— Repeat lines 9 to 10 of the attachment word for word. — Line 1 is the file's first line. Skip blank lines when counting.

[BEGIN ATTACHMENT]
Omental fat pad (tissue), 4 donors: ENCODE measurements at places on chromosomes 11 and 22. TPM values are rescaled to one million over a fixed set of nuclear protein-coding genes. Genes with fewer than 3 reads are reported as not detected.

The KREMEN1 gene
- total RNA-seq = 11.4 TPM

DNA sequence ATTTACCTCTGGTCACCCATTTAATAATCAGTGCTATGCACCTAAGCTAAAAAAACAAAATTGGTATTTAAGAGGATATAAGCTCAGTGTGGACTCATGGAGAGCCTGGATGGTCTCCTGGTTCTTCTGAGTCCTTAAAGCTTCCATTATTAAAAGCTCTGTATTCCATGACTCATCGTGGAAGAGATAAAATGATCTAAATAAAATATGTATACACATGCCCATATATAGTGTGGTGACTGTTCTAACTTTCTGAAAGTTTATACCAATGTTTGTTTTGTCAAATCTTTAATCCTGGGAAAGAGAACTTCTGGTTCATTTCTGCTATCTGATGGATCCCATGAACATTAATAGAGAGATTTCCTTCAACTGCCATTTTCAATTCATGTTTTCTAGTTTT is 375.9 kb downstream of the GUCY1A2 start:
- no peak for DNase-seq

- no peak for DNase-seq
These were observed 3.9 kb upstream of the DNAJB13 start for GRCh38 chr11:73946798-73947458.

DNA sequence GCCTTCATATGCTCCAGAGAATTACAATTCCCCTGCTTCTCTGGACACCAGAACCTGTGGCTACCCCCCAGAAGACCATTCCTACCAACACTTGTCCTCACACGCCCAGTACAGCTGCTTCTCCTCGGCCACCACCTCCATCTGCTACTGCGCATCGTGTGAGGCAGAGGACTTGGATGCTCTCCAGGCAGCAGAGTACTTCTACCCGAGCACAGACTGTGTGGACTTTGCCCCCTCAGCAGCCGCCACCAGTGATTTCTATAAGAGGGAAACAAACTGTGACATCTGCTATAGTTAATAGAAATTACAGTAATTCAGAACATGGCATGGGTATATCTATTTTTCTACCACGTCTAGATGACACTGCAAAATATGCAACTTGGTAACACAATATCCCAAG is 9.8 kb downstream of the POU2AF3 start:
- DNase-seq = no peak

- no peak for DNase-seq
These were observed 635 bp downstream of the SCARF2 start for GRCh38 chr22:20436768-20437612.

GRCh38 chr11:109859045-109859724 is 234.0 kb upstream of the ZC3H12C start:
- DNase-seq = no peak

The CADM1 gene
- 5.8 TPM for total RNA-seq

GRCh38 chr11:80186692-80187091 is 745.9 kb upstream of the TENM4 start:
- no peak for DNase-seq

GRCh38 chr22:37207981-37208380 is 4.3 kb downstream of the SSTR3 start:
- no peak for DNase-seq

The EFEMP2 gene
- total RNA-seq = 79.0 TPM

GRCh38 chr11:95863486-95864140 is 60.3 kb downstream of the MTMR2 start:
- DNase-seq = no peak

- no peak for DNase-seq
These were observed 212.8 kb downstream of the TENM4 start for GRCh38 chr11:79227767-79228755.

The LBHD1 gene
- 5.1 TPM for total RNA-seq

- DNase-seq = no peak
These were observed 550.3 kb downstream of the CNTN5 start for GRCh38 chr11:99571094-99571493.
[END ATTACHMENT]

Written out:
- DNase-seq = no peak

- no peak for DNase-seq